Most neighborhoods—especially the historically “nice” or wealthy ones—have boring names. Riverside. Park West. Smithville. Their appellations describe geographic features or flatter the ego of some long-dead aristocrat. But in the less well-to-do quarters, things got a little more interesting. There, residents had neighborhood names, often derogatory ones, thrust upon them by outsiders, like the police. For anyone who’s traveled through well-known American cities, encountered such places, and wondered, “What’s the story there?”, we’ve gathered a list of neighborhoods with eyebrow-raising names and hunted down the legends behind them—some of which might even be true.
Locals affectionately refer to this quirky uptown San Diego ’hood as “Abnormal Heights,” thanks to the armies of emo teens that meet up for marathon Dungeons & Dragons sessions at its 24-hour coffee shop, Lestat’s. But its real name is a reference to the early 20th-century teachers’ college that was located nearby. Back then, such institutions were called “normal schools” because they trained instructors on educational standards, or norms. The college evolved into what is now San Diego State University, but the neighborhood’s name remains.
The Tenderloin, San Francisco
A lot of American cities in the late 1800s had a vice-ridden “tenderloin” district. According to historian Herbert Asbury, the original was in New York City and got its name from a corrupt police inspector who’d been assigned to the brothel-filled precinct where bribes flowed freely. “I’ve had nothing but chuck steak for a long time,” the cop purportedly said. “And now I’m going to get a little of the tenderloin.” In San Francisco, part of the Tenderloin neighborhood abuts upscale Nob Hill, which has given rise to the best portmanteau in real estate: the TenderNob.
Hell’s Kitchen, New York City
On Manhattan’s West Side, between 34th and 59th streets, you’d be lucky to find a condo for less than a million dollars in the neighborhood realtors are trying to rename “Clinton.” Before gentrification, though, the area was rough and tumble. The exact origin of the name is hard to pin down—apocryphal legends have involved everyone from Davy Crockett, who said the residents were so savage they weren’t even fit to mop hell’s kitchen, to a cop named Dutch Fred—but they were all attempts to describe a place so dangerous it made hell look mild by comparison.
This downtown Dallas neighborhood was originally a “freedmen’s town” settled by former slaves. The main drag was Elm Street, but early inhabitants had a habit of adding an extra syllable to the word “elm.” Nestled up against the railroad tracks, the area’s industrial warehouses have since been transformed into nightclubs, lofts, and breweries.
According to a highly questionable yarn, a produce truck (or a Model T or a train car) overturned while navigating the narrow streets of this patch of Atlanta’s east side, spilling its cruciferous cargo. Residents—poor mill workers—allegedly purloined the plants and cooked them all on the same evening, perfuming the air with the smell of cabbage. An unlikely story, but it stuck.
In the late 1800s, Baltimore got its pork by importing live pigs from the Midwest, and the easiest way to get the animals from the rail yards to the slaughterhouses was by herding them through the streets of the neighborhood that would later be dubbed Pigtown. Today it’s one of Baltimore’s most diverse districts and home to an annual pig race called “The SQUEAKness.”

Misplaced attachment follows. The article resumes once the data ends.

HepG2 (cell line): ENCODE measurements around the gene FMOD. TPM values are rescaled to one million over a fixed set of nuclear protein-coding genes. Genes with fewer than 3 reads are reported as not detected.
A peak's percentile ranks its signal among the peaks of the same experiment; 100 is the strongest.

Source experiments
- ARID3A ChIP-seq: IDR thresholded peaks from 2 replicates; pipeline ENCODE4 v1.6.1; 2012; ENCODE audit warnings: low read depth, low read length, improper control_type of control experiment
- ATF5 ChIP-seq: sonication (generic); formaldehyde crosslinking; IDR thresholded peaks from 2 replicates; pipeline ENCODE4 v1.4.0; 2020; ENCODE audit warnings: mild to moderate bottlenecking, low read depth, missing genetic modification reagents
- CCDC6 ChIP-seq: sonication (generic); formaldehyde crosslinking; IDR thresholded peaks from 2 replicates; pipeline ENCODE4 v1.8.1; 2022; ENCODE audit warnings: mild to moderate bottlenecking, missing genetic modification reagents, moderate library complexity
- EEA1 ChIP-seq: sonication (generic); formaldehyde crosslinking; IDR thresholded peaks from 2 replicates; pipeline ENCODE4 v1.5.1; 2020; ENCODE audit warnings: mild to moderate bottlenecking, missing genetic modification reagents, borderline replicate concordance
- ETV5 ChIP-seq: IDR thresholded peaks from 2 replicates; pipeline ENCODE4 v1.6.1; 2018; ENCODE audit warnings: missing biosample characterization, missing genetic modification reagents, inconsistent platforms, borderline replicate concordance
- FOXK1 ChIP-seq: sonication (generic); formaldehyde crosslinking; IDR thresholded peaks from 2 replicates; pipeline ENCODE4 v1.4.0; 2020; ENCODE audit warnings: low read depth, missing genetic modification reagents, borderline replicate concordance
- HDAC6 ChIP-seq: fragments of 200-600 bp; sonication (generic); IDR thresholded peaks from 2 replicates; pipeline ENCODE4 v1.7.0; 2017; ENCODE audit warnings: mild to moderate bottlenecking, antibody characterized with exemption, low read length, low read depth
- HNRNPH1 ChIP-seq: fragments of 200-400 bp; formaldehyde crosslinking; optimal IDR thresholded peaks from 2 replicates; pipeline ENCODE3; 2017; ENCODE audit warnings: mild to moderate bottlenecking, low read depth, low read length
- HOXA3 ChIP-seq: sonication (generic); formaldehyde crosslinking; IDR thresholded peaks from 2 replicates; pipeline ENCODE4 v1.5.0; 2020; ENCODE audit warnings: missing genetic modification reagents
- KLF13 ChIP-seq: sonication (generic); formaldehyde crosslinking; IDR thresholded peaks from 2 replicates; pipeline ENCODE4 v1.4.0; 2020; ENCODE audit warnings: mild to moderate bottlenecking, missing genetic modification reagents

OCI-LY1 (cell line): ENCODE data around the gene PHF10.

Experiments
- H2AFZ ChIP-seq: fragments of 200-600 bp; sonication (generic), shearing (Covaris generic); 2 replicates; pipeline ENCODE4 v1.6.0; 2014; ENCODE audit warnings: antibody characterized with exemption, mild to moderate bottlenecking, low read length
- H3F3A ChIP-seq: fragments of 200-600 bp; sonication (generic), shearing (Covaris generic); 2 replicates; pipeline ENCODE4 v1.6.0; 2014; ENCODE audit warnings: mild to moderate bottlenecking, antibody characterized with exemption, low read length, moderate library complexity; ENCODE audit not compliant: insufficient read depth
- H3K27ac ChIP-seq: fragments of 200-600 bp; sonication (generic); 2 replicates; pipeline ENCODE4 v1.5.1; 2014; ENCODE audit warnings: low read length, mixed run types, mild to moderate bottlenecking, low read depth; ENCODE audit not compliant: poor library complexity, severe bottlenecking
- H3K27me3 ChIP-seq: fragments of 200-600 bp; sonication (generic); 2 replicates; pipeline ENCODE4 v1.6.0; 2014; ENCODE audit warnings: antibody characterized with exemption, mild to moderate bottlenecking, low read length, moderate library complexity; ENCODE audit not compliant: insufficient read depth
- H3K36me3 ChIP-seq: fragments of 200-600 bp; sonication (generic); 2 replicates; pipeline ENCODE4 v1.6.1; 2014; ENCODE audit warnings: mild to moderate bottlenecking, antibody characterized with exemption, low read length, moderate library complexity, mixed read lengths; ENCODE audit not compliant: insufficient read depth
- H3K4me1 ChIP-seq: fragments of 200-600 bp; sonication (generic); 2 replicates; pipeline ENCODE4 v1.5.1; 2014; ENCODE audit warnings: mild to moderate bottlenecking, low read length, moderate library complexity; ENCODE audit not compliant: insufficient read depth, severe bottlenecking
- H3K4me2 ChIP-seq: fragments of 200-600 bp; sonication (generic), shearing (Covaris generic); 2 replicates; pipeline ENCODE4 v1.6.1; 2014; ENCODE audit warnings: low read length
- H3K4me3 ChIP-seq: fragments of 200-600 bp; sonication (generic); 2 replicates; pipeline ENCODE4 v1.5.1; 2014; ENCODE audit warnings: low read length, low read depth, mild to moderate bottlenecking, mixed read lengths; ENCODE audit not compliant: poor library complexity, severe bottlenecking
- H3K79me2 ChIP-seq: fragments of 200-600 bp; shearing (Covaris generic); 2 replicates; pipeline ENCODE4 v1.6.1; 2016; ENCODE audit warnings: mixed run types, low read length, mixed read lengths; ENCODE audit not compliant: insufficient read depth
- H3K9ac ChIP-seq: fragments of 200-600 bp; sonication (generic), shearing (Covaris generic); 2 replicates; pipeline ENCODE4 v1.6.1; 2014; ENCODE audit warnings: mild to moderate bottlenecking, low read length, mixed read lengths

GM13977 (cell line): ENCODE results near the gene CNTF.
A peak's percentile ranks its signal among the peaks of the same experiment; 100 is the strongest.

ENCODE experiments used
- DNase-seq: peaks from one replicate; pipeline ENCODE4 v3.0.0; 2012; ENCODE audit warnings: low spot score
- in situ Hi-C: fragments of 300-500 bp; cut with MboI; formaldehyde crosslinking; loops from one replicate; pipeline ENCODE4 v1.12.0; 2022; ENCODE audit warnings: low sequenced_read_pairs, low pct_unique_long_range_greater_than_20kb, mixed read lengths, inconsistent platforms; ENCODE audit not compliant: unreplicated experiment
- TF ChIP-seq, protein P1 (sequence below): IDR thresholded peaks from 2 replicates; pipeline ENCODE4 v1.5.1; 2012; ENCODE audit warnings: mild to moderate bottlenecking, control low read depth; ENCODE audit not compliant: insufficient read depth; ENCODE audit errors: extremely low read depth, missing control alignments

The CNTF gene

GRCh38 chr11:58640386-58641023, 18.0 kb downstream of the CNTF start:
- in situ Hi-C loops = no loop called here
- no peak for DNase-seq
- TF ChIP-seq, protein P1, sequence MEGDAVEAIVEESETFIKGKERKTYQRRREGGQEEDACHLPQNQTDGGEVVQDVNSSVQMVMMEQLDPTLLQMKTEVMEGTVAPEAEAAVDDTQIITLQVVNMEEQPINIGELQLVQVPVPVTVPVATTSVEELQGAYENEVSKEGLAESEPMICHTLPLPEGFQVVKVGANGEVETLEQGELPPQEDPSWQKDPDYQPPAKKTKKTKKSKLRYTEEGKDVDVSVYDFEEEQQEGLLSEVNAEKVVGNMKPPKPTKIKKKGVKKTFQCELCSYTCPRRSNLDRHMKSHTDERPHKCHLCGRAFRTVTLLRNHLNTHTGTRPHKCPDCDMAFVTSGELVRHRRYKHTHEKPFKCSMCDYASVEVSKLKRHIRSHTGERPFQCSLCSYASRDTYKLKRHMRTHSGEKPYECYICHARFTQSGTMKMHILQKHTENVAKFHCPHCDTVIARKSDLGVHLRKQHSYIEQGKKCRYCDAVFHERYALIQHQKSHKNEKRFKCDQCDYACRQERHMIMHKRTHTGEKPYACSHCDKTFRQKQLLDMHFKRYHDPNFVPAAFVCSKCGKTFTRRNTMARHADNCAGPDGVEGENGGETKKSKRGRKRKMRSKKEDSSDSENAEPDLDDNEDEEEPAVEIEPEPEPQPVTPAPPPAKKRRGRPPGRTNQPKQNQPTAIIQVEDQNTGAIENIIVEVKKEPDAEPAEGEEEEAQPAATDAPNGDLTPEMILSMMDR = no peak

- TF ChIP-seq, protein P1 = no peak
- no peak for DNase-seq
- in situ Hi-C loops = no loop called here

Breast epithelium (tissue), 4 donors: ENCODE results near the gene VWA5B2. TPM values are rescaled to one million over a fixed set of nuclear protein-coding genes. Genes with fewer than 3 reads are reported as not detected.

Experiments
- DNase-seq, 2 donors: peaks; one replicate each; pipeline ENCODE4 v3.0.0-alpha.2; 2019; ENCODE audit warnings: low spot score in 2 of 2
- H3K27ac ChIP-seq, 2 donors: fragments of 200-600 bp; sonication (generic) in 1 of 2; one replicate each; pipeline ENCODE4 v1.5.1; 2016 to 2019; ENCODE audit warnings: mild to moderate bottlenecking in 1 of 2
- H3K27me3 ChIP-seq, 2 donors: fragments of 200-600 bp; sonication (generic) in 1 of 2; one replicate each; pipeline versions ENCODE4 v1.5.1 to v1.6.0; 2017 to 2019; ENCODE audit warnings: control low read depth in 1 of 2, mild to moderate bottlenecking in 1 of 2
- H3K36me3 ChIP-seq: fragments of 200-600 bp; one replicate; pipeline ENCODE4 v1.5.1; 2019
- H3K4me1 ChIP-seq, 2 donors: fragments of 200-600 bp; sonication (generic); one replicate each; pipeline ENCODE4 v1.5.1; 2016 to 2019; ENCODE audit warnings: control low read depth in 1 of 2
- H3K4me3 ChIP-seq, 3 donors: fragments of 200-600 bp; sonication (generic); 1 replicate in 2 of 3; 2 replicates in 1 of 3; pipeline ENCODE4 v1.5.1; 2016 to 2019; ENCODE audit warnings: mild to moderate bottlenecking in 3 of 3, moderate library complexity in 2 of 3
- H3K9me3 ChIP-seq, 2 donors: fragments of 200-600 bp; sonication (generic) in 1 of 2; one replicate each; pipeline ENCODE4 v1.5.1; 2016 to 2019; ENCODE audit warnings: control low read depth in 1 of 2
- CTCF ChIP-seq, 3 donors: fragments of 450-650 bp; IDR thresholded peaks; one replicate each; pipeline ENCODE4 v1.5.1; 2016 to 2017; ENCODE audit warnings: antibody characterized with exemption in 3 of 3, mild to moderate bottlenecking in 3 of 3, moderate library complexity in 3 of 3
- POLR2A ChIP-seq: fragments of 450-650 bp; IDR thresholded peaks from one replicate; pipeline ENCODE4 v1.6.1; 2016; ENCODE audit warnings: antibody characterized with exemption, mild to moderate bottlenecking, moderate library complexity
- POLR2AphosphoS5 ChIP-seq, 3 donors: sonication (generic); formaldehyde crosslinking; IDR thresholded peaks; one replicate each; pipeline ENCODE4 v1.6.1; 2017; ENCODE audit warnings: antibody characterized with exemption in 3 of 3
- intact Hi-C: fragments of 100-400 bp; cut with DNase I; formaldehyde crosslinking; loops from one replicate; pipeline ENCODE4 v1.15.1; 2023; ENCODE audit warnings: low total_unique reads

NOLA’s second-oldest neighborhood dates back nearly 300 years, but the origin of the name is cloudy. Did it remind a soldier of the action he’d seen during the Spanish invasion of Algiers in 1775? Was it a reference to enslaved Africans who were kept there before being shipped across the river to be sold (a history that inspired artist Kara Walker’s latest sculpture, “Katastwóf Karavan”)? The jury’s out.
Bitter Lake, Seattle
This skinny rectangle of real estate in northwest Seattle takes its name from the oblong lake at its center. Before the neat grid of streets popped up, the lake was surrounded by forests; early 20th-century loggers felled the trees and sent them to a lakeside sawmill for processing. According to History Link Online, an encyclopedia of Washington State history, the mill dumped tannic acid from the logs into the lake, making the water so bitter that not even horses would drink it.
The Marmalade District, Salt Lake City
If you find yourself on the corner of Quince Street and Apricot Avenue, you’ve made it to one of Salt Lake City’s most charming neighborhoods. Named for the fruit trees planted by early settlers—and the preserves that helped get them through those long Utah winters—the historic Marmalade District on the western slope of Capitol Hill has long been an LGBTQ+ oasis in the conservative city, thanks to gay bars like the now-defunct Club Jam.
Goose Hollow, Portland
In the 1870s, roving bands of geese owned by some local women sparked a small war in this area just west of downtown Portland, Oregon. Afflicted neighbors complained to the cops about the noise and the damage the geese did to their vegetable gardens. The officer who came to investigate the situation was accosted by a half-dozen women wielding sticks and stones, each claiming to own some of the wandering fowl, according to an 1875 report in the Daily Oregonian. The paper started referring to the area as Goose Hollow a few years later. The geese are long gone, but their memory lives on in the little blue-and-white goose banners that fly in the neighborhood.